For Cox, the religious views of Lee can be most clearly seen in his acceptance of defeat and his willingness to accept reconstruction. For many, Lee became a patriotic and moral hero by declining to lead his army into asymmetrical/guerilla warfare after his defeat to Grant. Instead, Lee led a quiet life as the president of a small college and did his best to reunite the country. Cox seems to accept this interpretation and does not mention an important caveat: Lee accepted reconstruction but only on terms of white supremacy.
Finally, Cox hardly mentions the largest theological controversy of Lee’s time, the formation of the Protestant Episcopal Church in the Confederate States of America in 1861 and its reintegration into the Episcopal Church in the United States at the conclusion of the war. Cox takes pains to portray Lee as a very dedicated and involved churchman and yet does not discuss at all his role in this temporary denominational split. Lee was at best very hesitantly reconstructed. How did he feel about the reconstruction of his church? This omission is especially odd given the precarious situation many priests found themselves in, being arrested for refusing to offer prayers for the civic leaders of the reunited nation. Lee as an elected and active member of his church’s vestry would have been involved in these issues of reunion.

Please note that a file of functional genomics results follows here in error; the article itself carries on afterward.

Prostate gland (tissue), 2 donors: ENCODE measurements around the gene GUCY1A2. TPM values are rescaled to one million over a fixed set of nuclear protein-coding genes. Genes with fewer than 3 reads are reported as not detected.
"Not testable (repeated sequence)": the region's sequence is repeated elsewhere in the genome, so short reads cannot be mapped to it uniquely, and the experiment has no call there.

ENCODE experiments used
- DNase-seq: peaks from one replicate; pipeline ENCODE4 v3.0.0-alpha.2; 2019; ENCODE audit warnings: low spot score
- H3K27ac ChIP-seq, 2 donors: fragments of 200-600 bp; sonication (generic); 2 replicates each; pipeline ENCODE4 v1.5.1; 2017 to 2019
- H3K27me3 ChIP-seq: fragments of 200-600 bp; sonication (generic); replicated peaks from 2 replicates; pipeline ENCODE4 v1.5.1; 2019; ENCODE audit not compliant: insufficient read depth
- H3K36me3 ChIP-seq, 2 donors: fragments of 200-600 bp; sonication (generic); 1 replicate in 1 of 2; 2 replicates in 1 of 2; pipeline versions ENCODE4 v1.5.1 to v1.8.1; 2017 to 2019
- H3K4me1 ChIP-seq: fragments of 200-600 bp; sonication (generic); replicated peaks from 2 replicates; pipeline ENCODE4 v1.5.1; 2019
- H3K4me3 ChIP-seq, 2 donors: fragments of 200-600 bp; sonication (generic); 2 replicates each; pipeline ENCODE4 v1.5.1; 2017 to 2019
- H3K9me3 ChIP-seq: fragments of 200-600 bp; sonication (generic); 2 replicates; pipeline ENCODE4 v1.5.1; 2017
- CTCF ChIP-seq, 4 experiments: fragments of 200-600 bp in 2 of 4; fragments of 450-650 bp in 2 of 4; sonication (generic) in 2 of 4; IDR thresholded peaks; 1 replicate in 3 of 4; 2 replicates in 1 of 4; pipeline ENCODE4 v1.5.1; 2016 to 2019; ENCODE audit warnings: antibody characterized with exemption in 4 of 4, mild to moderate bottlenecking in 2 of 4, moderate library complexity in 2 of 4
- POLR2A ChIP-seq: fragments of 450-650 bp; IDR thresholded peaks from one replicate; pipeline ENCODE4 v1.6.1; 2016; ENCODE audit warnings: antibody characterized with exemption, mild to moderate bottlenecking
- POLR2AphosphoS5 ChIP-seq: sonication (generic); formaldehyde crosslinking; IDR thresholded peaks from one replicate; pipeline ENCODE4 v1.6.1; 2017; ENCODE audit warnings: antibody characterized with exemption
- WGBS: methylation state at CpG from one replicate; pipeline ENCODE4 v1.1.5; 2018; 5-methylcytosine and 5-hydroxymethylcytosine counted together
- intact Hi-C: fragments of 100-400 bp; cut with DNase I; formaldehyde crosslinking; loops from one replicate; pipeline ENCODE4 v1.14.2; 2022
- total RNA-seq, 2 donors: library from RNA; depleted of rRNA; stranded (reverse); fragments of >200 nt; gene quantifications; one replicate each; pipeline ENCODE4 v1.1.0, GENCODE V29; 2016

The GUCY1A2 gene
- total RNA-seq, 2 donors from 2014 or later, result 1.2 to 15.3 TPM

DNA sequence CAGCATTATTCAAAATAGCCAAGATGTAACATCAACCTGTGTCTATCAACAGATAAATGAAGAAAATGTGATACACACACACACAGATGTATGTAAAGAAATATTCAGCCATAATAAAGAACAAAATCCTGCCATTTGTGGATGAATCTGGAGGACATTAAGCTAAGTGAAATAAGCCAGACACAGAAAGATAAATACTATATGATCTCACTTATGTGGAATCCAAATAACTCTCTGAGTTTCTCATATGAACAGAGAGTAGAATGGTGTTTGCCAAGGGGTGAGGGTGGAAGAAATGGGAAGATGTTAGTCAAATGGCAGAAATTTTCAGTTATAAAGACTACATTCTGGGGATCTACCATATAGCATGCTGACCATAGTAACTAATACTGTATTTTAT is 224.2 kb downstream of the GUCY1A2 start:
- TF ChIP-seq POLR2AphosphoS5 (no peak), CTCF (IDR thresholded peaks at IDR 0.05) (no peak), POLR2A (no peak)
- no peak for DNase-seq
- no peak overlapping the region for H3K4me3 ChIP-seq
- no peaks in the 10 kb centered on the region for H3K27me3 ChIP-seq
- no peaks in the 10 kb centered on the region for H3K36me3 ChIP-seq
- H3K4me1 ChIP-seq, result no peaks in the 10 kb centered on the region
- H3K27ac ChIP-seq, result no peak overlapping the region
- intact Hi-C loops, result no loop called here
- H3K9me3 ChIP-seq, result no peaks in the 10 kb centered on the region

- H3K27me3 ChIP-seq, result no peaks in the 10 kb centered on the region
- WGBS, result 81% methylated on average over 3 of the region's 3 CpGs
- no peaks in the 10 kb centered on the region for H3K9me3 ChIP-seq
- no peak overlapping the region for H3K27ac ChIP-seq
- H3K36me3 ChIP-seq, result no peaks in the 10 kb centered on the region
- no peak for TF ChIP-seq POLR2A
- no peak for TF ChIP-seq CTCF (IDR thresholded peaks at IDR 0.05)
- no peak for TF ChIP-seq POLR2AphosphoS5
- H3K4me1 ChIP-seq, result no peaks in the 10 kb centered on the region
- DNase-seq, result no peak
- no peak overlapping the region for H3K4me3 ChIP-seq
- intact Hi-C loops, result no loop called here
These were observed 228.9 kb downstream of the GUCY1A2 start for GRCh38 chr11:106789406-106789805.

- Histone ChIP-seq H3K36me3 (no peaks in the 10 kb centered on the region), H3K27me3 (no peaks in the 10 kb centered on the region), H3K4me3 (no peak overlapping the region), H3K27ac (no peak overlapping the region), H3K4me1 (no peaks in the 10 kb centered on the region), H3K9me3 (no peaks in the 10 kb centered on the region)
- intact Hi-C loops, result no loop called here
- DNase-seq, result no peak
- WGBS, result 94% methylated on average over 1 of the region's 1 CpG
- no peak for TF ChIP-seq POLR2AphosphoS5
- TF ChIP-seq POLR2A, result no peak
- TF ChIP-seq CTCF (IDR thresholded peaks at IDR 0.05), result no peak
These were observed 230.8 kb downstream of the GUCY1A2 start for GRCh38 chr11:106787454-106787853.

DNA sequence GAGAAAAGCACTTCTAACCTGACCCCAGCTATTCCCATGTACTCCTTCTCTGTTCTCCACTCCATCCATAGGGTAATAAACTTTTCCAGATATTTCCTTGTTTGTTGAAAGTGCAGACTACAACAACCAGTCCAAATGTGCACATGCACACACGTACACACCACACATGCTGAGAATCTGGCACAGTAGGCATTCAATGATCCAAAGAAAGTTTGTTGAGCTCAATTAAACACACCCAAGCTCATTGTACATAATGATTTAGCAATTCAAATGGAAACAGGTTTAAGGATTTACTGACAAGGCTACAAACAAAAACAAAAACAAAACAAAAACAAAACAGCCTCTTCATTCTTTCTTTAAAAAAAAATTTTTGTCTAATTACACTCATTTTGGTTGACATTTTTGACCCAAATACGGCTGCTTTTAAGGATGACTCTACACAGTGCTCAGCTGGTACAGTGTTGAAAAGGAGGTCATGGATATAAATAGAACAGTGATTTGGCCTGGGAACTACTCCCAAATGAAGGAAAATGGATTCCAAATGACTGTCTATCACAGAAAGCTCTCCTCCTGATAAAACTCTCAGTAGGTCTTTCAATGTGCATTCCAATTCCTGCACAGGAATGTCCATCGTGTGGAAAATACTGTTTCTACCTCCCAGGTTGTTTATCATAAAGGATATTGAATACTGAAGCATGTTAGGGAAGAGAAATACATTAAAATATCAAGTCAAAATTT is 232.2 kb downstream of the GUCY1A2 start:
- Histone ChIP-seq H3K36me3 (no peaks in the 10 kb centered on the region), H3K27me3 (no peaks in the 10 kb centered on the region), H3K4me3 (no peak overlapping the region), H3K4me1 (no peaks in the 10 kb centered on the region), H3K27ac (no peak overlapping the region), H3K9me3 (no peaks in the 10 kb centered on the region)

Ever since the Charleston shootings in 2015, local governments in the old confederacy have struggled with how to interpret their history especially as it relates to the confederate battle flag, monuments, and government buildings named for confederate leaders. For some, these relics from history are testimonies to a certain vision of federalism. They are testimonies of military genius, sacrifice, and honor. For others these symbols are about honoring and preserving a legacy of slavery and white supremacy. It would be too much to ask a book about the religious life of one confederate general to try to resolve that tension. However, for the book to address it in so brief a manner is a missed opportunity. As a book describing the religious life of Virginia Episcopalians, this is an excellent read. For a closer look at Lee’s personal views I would recommend Elizabeth Brown Pryor’s book, Reading the Man: A Portrait of Robert E. Lee through His Private Letters. For a more complete picture on Lee’s views on reconstruction, readers should consult Elizabeth Varon’s Appomattox: Victory, Defeat, and Freedom at the End of the Civil War.
Reformed Theological Seminary, Orlando